It is probable that your parents have shared with you their most beautiful memories growing up, but if there’s one source of nostalgia they did not let you in on, my bet would be on Xinyao (Chinese for Singaporean songs).

Origins

Xinyao is a genre of music that referred to Singaporean Mandarin ballads composed, written and performed by Singaporean teenagers. But make no mistake, Xinyao was not a movement sparked off by a boy band of teenagers alone, but by the coincidental and collective efforts of secondary school, junior college and polytechnic students all together starting in the late 1970s. The Xinyao movement reached its peak in the 1980s, and has produced well-known Asian stars, the likes of Eric Moo, Liang Wern-Fook and Roy Loi. These were the names and their songs your parents surrounded themselves with when they were your age.

At its Zenith

A crucial factor that propelled the movement into the public consciousness was its increased exposure through radio and television. The then Singapore Broadcasting Corporation (SBC) sporadically hosted Xinyao singing and songwriting competitions and used these freshly-composed tracks for Channel 8 drama theme songs.

The credibility of the movement was further strengthened when the first Xinyao album was released in 1984 to overwhelming success. Numerous concerts were attended by hawkers and ministers alike; albums with a more polished touch followed. The later half of the 1980s saw Xinyao become increasingly popular among young Singaporeans, and huge international record companies like Polygram began to pay more attention to local compositions and released many Xinyao albums to the Chinese, Taiwanese and Hong Kong markets.

Globalisation and Xinyao’s decline

Unfortunately, with the rise of Hong Kong megastars like Jacky Cheung, Andy Lau and Aaron Kwok in the 1990s, Xinyao paled in comparison. Singaporeans and record companies chose to lend their ears to the hits of the former trio while radio stations felt that Singaporeans preferred listening to the commercial releases from Taiwan and Hong Kong to local compositions. Record companies attributed Xinyao’s demise to Singapore’s lack of singing talent and the lacklustre sales performances of the pittance of Xinyao albums produced due to a small Singaporean market.

Singaporean television channels also spread American influence over Singaporean youths with the American based MTV, movies, slang language and Americanised pop culture which was deemed cool among Singaporean teenagers. Even up till today, the Asian blood in us ironically chooses to surround ourselves with the musical tunes of Taylor Swift and Adam Levine rather than Singaporean singers like JJ Lin and Stefanie Sun, to the acting chops of Taylor Lautner and Kristen Stewart rather than the likes of Jet Li and Chin Han.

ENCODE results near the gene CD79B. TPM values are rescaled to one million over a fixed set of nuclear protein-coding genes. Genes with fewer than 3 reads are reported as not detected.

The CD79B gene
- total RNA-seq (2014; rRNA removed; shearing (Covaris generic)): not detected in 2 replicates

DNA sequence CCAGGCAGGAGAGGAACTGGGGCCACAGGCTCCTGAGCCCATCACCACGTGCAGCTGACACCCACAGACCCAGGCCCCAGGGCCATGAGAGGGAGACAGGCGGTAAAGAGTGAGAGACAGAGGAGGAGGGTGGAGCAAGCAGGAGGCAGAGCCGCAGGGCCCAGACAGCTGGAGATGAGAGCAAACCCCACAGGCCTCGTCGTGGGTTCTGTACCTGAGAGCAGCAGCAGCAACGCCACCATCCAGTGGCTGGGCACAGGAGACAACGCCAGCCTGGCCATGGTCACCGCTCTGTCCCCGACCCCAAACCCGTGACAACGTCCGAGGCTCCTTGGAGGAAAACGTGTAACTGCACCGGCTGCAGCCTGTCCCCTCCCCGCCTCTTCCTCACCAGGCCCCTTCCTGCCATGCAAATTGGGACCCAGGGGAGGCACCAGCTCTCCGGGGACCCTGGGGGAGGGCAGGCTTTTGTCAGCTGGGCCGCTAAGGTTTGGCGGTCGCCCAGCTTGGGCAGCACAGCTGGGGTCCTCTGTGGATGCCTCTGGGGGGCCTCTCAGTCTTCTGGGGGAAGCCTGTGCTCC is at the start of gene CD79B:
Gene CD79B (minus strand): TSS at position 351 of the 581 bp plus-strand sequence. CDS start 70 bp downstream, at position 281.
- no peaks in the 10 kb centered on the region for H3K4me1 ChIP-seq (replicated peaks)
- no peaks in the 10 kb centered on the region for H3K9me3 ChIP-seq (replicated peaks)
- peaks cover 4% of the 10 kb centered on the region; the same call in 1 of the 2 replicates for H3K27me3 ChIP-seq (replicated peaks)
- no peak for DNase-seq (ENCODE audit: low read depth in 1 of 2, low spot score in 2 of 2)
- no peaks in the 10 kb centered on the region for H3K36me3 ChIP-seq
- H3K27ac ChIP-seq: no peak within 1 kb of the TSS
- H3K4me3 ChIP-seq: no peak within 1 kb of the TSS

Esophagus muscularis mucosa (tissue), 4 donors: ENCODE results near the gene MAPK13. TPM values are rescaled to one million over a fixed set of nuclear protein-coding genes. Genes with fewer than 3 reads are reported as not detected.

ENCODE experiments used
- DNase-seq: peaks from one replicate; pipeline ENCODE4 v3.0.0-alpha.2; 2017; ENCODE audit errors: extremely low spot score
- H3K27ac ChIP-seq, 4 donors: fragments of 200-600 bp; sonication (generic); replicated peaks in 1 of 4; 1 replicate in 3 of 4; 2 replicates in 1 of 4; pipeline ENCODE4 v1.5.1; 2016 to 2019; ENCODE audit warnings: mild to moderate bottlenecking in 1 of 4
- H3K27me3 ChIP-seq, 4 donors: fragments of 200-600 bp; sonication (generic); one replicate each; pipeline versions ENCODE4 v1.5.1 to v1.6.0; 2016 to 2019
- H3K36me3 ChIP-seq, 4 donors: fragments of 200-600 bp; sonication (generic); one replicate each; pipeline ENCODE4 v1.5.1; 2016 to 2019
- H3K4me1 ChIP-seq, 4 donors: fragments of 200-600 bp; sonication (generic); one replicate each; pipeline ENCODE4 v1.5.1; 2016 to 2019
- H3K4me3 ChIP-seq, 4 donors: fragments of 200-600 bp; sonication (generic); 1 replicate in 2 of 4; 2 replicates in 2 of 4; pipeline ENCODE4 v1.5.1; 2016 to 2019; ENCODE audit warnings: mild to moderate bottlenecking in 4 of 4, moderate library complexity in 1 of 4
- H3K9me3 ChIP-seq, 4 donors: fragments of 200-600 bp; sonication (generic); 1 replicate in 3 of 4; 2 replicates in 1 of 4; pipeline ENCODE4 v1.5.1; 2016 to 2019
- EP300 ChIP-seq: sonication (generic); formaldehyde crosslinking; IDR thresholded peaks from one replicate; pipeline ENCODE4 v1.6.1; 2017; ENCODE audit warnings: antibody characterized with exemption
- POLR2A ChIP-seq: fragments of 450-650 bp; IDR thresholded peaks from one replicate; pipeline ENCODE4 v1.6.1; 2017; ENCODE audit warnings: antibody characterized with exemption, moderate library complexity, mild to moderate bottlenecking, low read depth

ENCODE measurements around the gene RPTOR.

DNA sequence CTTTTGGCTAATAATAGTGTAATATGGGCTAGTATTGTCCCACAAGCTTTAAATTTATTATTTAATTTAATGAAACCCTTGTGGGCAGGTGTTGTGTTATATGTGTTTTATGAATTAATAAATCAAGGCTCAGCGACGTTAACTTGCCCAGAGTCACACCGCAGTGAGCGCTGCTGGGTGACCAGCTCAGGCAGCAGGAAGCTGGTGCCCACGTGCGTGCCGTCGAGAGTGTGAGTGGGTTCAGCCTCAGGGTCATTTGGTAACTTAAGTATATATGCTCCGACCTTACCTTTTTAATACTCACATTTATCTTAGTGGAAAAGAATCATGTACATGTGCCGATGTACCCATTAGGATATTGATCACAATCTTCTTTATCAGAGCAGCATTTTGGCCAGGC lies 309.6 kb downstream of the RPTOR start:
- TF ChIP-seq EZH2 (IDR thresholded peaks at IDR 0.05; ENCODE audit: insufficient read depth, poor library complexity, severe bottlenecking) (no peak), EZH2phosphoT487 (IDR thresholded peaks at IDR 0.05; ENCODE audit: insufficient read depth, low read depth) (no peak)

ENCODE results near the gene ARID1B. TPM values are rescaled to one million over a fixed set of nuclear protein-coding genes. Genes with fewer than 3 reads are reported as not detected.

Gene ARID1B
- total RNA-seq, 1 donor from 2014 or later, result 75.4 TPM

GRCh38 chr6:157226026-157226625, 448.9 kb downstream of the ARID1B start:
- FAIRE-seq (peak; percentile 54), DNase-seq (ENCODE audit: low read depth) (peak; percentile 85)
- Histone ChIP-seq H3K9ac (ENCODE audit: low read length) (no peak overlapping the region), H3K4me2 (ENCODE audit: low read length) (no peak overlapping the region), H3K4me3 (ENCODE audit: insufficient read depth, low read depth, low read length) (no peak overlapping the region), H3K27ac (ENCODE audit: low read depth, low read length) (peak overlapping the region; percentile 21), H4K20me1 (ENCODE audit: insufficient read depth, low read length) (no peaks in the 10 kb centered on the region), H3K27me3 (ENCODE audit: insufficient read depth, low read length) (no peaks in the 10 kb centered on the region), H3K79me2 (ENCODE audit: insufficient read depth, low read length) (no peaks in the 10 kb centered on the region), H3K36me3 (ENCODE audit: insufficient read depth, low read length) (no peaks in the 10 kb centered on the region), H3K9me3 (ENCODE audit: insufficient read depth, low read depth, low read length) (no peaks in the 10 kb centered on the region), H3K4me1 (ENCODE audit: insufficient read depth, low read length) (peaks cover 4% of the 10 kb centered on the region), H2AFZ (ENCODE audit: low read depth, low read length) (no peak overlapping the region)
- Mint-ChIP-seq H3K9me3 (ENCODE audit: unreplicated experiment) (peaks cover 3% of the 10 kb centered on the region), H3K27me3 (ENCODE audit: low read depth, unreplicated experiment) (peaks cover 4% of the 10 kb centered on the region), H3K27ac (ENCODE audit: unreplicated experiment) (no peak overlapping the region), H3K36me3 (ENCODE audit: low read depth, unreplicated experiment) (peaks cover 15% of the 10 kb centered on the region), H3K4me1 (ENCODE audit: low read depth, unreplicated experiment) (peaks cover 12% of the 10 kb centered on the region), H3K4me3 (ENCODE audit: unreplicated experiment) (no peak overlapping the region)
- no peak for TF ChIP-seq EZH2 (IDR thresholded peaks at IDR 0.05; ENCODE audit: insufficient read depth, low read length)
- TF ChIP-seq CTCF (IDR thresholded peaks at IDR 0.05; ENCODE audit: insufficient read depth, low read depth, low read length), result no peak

So who should take the blame for the lack of support for Singaporean talents? The government, for making English the predominant language nationally? The media, for its Westernised contents?

Or ourselves for simply not wanting to make the effort to support the efforts of homegrown music, movies, designer labels or even restaurants?

So what now?

Xinyao has made modest comebacks in recent years with many full-house concerts. A Xinyao documentary, The Songs We Sang was also produced. In conjunction with the film, a Xinyao concert featuring some of the heavyweights, such as Eric Moo, Roy Loi and Dawn Gan, was held at the Bras Basah Complex in July 2014. For the concert, more than 1,000 fans thronged the multistorey building, which was a popular venue for Xinyao events during its heyday in the 1980s.

Xinyao will undoubtedly be regarded as a key highlight in 1980s Singapore, a golden era for Singaporean Mandarin ballads, but… it still will be history. On a macro-level, Singaporeans must take the first step to support local brands, because if we don’t, no one else will. This support will ensure creativity in the Singapore Arts scene as local organisations are cognisant that their works are recognised and supported. They will flourish only through this support, really.

The Italians listen to a diverse range of songs, including Italian ones, the Koreans support their tech start-ups, so why can’t Singaporeans do the same?

The youths are the ones who have the power to make the most radical impact on this. So to quote Ben Parker, “With great power comes great responsibility.” Do something now.

Dean Goh Yan Jin, 16S46

This is an entry received as part of our 2016 writing contest. The views expressed here are those of the author and do not necessarily represent or reflect the views of The Victorian Press.

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